With the holidays fast approaching, our thoughts and efforts are turning to preparations for the holiday season that always brings with it so many memories of holidays past. I know that I am so very fortunate to have had such wonderful Christmases as a child that will always be a part of the season for me but I also know how a diagnosis of cancer, especially when received around this time of the year, can change everything if we allow it.
When all else fails and you find that the patient just doesn’t have the holiday spirit, let her know that you are there for her, without any expectations. Just spending time and listening to her may be the best gift that you can give. Barbara Jaocby
I am fortunate because my love of the holidays and all of the traditions that were started in our home when I was growing up have been preserved and carried over into my own home. Therefore, nothing, not even a second diagnosis of breast cancer just four days before Christmas, was going to interfere for me. But, such is not always the case for everyone. Fear of the unknown, especially when it comes to cancer, is enough to take over even the most beautiful celebrations for many people even at the holidays.
Of course, every single person’s experience of receiving a cancer diagnosis is as different as the individuals that we are. If you have recently been diagnosed, it is my greatest hope that you will be able to put this information into a perspective that will allow for you to understand the information that you received and set it aside for follow up after the holiday is over. However, if such is not the case for you, I hope that you will immediately seek some help and support from your medical team for direction in dealing with the way that the news is affecting your life. This type of support is just as important to you as any other part of your treatment course.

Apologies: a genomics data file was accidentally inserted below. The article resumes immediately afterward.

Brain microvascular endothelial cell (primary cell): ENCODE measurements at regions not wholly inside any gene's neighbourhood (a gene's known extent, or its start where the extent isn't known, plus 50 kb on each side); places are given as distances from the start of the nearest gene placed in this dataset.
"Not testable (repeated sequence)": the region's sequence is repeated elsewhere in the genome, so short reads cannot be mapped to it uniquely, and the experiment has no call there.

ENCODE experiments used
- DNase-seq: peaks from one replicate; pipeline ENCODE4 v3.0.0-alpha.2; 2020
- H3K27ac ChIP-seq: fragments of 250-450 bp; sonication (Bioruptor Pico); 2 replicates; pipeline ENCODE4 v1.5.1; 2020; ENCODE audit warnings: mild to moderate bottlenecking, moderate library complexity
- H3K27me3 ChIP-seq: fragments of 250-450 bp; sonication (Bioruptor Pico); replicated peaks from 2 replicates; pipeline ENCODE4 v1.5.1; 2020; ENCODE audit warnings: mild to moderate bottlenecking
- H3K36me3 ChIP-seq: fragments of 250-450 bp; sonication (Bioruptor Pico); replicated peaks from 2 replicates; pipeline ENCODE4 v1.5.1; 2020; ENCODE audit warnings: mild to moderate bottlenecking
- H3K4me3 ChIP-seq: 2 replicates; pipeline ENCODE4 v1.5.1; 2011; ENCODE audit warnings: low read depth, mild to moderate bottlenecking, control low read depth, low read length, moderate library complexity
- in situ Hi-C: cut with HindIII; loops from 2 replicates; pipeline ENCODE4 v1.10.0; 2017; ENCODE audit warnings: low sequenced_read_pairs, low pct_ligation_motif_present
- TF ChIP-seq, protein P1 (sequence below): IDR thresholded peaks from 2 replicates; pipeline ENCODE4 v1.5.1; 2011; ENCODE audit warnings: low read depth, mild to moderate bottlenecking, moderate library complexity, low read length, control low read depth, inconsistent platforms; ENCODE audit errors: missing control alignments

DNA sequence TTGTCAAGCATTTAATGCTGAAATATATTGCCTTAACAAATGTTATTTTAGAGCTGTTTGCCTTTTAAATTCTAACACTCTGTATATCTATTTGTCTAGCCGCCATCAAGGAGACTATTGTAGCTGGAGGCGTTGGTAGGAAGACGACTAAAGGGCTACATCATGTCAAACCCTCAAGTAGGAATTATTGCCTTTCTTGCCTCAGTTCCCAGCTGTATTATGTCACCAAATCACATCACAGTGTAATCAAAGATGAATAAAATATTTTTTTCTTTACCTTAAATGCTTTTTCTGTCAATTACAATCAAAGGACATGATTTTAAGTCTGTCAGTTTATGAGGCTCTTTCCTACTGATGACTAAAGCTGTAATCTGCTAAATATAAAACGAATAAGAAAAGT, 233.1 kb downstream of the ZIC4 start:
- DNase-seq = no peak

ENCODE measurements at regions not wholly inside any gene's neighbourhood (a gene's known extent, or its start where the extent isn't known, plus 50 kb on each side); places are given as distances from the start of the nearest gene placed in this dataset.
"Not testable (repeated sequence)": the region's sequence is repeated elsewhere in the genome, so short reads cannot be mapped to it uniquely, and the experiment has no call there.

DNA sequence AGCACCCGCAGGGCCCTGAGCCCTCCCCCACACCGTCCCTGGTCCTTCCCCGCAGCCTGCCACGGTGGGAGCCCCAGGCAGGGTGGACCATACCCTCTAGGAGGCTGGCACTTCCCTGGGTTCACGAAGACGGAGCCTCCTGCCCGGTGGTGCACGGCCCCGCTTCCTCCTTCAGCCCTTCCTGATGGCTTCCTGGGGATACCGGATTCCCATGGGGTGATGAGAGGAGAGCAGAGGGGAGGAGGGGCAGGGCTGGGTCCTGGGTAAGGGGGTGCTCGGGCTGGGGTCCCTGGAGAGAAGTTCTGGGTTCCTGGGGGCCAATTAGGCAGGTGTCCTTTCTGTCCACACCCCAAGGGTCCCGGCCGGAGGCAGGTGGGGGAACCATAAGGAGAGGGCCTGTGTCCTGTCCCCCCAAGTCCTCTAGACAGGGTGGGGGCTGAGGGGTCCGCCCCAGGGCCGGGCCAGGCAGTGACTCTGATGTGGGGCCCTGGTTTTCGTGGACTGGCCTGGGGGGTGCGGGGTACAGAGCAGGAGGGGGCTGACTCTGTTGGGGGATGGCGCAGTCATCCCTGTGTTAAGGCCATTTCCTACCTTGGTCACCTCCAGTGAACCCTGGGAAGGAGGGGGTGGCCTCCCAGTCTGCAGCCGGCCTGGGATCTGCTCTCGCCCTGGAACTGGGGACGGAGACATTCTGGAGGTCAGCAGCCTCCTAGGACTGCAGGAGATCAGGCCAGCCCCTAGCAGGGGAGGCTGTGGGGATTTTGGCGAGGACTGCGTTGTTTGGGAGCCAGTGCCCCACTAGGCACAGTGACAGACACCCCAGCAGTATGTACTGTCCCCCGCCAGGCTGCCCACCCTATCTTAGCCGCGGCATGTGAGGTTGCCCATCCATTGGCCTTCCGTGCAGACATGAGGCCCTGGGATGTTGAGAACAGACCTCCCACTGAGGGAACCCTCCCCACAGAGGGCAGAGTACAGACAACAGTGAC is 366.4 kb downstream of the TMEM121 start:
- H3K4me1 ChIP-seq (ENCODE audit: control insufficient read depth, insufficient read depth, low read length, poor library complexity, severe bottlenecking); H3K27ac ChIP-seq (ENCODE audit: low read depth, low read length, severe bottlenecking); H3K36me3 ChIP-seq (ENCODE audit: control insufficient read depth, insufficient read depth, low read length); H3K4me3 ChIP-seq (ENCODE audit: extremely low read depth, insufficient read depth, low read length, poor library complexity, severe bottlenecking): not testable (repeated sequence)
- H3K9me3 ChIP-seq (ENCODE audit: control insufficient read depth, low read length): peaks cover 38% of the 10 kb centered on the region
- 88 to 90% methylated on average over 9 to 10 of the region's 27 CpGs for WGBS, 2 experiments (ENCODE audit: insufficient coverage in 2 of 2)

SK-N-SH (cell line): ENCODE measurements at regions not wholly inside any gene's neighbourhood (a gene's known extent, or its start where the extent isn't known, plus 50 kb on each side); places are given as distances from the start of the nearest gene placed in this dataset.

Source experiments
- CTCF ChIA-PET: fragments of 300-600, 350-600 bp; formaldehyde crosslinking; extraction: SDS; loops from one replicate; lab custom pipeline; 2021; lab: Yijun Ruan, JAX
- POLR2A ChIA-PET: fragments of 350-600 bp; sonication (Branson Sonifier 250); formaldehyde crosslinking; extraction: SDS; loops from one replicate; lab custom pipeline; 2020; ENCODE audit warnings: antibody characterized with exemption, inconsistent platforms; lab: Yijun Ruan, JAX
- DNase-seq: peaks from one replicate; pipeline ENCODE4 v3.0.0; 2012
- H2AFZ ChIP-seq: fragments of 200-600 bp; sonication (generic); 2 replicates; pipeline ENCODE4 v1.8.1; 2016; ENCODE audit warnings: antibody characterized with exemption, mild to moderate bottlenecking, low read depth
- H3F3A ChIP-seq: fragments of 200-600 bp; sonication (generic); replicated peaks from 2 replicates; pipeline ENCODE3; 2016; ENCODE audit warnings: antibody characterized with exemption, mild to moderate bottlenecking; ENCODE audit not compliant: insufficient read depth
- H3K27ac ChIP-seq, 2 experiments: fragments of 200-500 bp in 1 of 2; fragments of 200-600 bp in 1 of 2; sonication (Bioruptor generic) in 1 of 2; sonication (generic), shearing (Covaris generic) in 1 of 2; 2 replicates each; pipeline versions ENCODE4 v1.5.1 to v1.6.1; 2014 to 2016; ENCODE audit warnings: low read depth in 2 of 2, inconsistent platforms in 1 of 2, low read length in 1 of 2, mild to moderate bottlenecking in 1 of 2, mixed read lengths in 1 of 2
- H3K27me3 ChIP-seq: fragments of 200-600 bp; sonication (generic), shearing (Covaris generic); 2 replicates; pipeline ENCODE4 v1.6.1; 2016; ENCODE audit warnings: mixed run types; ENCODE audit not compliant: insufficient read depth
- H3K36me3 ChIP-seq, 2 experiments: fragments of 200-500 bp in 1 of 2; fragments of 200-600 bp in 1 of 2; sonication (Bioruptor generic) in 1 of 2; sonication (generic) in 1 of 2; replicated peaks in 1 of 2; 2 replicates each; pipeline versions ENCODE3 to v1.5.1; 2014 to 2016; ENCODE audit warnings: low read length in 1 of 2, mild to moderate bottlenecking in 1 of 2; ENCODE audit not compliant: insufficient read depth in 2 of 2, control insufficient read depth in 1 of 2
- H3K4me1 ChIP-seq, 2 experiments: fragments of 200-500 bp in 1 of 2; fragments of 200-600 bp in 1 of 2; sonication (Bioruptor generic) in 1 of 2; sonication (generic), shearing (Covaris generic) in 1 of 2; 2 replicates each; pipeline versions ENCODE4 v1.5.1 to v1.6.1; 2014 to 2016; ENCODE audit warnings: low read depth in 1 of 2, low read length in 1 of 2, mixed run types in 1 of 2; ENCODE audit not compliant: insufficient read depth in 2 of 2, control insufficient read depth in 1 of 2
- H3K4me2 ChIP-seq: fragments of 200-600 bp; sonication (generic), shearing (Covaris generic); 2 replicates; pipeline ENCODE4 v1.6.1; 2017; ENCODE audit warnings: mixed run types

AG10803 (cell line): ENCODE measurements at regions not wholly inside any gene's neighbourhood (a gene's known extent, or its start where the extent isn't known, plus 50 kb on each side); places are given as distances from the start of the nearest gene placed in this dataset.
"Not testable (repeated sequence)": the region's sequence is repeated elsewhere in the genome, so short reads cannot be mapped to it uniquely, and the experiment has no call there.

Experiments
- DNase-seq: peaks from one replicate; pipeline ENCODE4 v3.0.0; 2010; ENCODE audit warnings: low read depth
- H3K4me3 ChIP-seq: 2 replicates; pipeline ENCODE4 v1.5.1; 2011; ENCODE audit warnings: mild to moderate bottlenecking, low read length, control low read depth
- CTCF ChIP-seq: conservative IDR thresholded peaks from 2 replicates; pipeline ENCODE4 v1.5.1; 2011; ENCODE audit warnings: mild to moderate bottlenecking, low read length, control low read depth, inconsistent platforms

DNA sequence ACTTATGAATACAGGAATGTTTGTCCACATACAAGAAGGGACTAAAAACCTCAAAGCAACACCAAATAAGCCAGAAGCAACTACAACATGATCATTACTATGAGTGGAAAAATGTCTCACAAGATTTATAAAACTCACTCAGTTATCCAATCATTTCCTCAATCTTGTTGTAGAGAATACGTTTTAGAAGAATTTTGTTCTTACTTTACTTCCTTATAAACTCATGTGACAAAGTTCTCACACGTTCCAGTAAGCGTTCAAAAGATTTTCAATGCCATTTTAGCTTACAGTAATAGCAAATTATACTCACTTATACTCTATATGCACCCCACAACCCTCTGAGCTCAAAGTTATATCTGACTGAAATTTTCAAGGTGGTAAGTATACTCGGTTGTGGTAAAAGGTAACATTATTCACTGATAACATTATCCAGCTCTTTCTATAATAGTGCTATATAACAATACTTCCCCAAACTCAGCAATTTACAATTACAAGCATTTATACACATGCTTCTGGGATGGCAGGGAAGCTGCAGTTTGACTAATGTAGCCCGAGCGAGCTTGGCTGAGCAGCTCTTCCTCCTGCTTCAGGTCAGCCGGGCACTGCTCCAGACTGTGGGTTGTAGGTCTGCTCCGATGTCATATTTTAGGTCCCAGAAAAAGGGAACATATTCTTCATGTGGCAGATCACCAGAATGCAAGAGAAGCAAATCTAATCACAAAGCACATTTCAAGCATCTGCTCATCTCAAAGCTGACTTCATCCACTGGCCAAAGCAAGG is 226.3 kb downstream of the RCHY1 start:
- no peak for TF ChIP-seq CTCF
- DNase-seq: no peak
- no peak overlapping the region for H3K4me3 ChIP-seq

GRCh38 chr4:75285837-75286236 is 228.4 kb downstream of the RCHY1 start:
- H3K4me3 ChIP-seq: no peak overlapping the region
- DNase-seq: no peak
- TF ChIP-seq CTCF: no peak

If you know someone who is dealing with cancer at any level this holiday season, you may want to be there for them in any way that you can. Hopefully you will know the level of participation that the person wants but if not, don’t hesitate to ask. If all is to be as usual, that would be the very best outcome. However, if not, you will certainly want to respect the patient’s wishes but if there are other family members who will be adversely affected by such a decision, a little bit of maneuvering and help may be necessary.
If a patient is not able to do all of the usual preparations and shopping that they would normally do, you might want to find out what you can do to help in order to make the holiday as normal as possible. Perhaps your efforts can best be utilized to prepare and deliver a holiday dinner to the patient and her family if you know that she is not able to do this herself. If a patient needs to rest but is concerned about the care of her young children, you might consider giving her some time off by taking the young ones to see Santa or to do some of their own Christmas shopping at the local mall. There are so many things that you can do to help a patient who is dealing with cancer at any level if you are willing to just take a little bit of your time and make the effort to help.
When all else fails and you find that the patient just doesn’t have the holiday spirit, let her know that you are there for her, without any expectations. Just spending time and listening to her may be the best gift that you can give. Perhaps curling up together and watching a movie on a snowy winter day is just the right ticket. Or maybe the promise to be there for her at future doctors’ appointments or treatments may mean more to her than any other gift that she might receive. But most of all, don’t hesitate to ask if and how you may help a patient this holiday season and respect her decisions and requests regardless of how you may personally feel. It will always be most important to celebrate the person and not just the holiday.
Barbara Jacoby is an award winning blogger that has contributed her writings to multiple online publications that have touched readers worldwide.